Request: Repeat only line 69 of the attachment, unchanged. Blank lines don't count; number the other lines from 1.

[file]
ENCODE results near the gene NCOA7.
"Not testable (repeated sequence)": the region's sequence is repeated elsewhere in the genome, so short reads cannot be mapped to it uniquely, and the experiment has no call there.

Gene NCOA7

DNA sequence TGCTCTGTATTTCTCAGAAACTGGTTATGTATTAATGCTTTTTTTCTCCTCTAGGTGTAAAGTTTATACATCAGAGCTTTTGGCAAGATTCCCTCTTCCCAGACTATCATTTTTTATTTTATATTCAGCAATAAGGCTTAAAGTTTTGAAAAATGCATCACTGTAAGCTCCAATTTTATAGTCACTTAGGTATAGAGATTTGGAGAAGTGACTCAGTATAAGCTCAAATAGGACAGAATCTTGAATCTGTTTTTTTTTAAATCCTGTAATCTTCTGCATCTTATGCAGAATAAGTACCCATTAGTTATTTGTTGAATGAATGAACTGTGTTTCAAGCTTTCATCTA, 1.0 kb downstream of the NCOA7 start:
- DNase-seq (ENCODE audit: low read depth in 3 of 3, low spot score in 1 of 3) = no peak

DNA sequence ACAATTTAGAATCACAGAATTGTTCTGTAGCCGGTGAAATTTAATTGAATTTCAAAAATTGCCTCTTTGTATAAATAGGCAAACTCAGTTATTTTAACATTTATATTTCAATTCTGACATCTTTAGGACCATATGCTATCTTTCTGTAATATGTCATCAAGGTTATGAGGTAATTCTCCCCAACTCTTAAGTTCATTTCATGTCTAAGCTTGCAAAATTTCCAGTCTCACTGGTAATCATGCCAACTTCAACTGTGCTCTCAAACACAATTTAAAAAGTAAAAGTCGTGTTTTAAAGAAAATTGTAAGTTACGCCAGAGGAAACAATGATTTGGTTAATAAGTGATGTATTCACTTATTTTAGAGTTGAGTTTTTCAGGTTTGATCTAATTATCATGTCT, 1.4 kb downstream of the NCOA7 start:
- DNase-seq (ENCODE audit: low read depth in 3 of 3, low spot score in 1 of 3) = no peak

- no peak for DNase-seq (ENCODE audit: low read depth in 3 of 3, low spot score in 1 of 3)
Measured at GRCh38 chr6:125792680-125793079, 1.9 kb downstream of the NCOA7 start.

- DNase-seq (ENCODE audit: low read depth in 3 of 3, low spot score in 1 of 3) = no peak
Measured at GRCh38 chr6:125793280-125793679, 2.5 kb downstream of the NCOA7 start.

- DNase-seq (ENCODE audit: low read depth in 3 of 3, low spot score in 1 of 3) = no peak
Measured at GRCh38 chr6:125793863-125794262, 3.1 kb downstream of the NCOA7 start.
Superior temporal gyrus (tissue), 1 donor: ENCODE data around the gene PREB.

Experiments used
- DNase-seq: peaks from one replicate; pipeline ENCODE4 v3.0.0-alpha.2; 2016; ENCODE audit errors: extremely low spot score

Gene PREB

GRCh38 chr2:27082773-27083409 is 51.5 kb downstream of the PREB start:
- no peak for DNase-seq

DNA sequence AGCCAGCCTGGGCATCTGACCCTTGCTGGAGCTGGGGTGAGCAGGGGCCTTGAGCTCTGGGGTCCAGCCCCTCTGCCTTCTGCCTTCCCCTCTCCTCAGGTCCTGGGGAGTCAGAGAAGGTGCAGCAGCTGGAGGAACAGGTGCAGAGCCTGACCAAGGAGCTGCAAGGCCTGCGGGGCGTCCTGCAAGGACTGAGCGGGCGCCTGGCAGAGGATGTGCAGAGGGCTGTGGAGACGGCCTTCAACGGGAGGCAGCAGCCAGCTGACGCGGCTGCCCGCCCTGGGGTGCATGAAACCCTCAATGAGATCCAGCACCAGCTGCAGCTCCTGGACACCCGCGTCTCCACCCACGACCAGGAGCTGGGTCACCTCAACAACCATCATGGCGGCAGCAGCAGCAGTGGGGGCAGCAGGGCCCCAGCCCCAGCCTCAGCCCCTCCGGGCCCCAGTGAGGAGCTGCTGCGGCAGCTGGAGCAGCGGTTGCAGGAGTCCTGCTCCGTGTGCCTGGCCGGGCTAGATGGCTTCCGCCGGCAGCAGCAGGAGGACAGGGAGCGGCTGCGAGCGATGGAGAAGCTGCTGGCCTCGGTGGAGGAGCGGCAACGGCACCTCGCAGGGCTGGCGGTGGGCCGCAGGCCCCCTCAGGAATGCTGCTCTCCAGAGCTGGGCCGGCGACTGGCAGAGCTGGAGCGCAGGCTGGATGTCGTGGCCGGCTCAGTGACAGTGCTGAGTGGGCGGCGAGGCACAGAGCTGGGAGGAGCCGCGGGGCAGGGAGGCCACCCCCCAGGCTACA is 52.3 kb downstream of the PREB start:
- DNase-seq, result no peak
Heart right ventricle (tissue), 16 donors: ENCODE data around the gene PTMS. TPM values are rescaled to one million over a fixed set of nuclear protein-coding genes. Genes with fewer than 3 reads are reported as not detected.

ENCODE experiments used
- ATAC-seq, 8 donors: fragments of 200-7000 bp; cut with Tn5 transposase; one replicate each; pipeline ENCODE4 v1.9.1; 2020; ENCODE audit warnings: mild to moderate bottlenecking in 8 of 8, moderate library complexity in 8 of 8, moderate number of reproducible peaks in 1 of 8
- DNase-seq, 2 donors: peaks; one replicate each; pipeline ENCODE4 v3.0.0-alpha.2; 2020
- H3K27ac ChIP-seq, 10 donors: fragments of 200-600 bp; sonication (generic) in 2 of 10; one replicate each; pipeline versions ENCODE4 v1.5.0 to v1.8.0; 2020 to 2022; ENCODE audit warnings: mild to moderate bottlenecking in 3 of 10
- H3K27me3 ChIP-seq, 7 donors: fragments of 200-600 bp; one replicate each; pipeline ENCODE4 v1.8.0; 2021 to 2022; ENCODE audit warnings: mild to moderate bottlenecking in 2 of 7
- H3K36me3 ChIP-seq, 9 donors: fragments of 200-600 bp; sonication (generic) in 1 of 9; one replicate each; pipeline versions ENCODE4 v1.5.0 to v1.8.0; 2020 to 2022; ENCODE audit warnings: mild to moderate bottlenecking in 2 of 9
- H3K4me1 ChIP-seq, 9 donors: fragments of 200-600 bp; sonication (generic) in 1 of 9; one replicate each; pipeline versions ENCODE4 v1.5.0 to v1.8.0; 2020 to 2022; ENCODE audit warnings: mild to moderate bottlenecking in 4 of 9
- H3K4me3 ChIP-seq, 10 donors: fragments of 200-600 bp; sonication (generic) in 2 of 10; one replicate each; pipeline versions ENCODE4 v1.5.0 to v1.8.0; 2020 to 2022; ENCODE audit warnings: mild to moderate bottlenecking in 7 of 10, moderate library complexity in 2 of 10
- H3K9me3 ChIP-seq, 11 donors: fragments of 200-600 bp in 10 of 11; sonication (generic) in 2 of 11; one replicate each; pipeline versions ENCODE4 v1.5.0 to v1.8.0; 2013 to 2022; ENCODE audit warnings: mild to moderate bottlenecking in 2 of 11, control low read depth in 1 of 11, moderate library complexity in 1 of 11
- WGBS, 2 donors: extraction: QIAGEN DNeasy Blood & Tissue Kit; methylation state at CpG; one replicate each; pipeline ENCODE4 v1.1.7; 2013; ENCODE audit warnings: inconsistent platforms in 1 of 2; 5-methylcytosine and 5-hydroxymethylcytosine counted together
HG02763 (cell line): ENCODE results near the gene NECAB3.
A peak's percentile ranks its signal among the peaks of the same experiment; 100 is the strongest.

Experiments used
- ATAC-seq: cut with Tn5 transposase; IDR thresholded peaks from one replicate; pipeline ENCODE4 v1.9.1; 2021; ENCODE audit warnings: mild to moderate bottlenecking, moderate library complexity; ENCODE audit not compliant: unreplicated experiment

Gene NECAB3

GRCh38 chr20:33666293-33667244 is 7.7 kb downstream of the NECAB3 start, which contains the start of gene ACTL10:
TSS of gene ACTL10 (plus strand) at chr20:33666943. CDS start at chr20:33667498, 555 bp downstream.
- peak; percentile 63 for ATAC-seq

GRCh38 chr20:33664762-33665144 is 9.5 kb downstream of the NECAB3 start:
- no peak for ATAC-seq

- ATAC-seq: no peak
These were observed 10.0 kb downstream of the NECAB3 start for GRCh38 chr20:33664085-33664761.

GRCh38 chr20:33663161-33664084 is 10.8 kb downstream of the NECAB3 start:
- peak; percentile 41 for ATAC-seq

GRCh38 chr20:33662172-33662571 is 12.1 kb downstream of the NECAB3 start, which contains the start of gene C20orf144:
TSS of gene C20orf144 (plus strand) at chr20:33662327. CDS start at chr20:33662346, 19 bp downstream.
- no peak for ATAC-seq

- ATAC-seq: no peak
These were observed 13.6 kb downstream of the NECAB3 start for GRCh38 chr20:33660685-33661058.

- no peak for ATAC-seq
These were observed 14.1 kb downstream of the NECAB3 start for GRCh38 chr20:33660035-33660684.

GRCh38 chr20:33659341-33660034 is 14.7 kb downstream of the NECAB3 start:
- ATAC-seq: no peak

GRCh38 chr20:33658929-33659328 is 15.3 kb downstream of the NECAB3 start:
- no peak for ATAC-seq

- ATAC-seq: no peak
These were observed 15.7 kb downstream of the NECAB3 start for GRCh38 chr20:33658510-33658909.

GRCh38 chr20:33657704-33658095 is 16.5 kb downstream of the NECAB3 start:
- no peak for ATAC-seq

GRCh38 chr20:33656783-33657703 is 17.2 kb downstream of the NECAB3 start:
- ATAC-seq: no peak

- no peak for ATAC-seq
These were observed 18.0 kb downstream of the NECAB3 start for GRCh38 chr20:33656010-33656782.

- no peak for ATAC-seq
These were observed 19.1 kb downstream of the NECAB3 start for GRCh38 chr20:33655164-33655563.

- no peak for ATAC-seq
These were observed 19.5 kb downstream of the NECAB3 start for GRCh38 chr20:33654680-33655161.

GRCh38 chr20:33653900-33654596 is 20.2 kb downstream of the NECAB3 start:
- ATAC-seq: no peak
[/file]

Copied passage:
These were observed 19.5 kb downstream of the NECAB3 start for GRCh38 chr20:33654680-33655161.